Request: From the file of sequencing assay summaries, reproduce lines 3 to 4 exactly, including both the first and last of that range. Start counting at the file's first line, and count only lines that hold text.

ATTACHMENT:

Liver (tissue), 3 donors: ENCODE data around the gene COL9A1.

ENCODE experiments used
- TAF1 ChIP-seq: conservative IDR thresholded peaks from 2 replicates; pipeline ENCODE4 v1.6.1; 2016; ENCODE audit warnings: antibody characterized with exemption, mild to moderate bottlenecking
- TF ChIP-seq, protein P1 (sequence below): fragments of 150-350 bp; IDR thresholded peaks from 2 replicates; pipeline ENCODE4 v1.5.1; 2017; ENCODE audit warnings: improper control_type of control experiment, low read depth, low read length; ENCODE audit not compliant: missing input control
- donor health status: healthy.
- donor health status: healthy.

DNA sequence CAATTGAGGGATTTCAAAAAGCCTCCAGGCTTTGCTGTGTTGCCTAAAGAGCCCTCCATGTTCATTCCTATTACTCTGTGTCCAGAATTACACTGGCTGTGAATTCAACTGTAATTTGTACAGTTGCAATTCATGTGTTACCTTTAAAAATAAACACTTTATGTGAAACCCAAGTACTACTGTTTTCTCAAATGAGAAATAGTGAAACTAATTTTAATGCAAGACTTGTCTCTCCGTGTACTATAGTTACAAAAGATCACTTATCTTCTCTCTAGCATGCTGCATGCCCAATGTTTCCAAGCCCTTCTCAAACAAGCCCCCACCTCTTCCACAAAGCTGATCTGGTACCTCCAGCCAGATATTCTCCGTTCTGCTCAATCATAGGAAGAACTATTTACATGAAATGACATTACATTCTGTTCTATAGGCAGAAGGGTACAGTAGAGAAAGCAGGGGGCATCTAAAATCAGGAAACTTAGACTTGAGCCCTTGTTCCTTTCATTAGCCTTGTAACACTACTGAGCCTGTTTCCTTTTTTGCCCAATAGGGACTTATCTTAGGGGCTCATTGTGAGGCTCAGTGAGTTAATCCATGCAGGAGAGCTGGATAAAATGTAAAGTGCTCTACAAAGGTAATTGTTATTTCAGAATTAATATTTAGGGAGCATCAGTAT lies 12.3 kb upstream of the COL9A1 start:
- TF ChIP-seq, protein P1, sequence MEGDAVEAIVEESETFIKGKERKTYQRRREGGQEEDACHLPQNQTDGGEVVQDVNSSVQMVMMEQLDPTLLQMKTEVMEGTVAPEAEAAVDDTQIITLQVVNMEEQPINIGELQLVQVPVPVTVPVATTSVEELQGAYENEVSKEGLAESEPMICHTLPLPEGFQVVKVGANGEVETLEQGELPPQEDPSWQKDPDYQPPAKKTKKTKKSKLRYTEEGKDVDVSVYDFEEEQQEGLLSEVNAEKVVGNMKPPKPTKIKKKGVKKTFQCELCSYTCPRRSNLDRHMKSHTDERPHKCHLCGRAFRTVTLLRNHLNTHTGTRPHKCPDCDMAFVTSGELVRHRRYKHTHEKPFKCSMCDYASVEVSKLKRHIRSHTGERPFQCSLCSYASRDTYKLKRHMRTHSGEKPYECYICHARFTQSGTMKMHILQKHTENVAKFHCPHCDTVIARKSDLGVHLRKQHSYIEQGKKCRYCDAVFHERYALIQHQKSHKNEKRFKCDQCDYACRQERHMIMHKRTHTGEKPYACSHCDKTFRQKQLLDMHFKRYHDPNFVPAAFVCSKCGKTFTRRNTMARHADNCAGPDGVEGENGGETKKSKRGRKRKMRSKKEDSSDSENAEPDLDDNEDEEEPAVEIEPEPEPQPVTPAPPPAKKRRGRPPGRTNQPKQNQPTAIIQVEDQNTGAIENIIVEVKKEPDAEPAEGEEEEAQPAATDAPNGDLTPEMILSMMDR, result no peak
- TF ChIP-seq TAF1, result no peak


- TAF1 ChIP-seq: conservative IDR thresholded peaks from 2 replicates; pipeline ENCODE4 v1.6.1; 2016; ENCODE audit warnings: antibody characterized with exemption, mild to moderate bottlenecking
- TF ChIP-seq, protein P1 (sequence below): fragments of 150-350 bp; IDR thresholded peaks from 2 replicates; pipeline ENCODE4 v1.5.1; 2017; ENCODE audit warnings: improper control_type of control experiment, low read depth, low read length; ENCODE audit not compliant: missing input control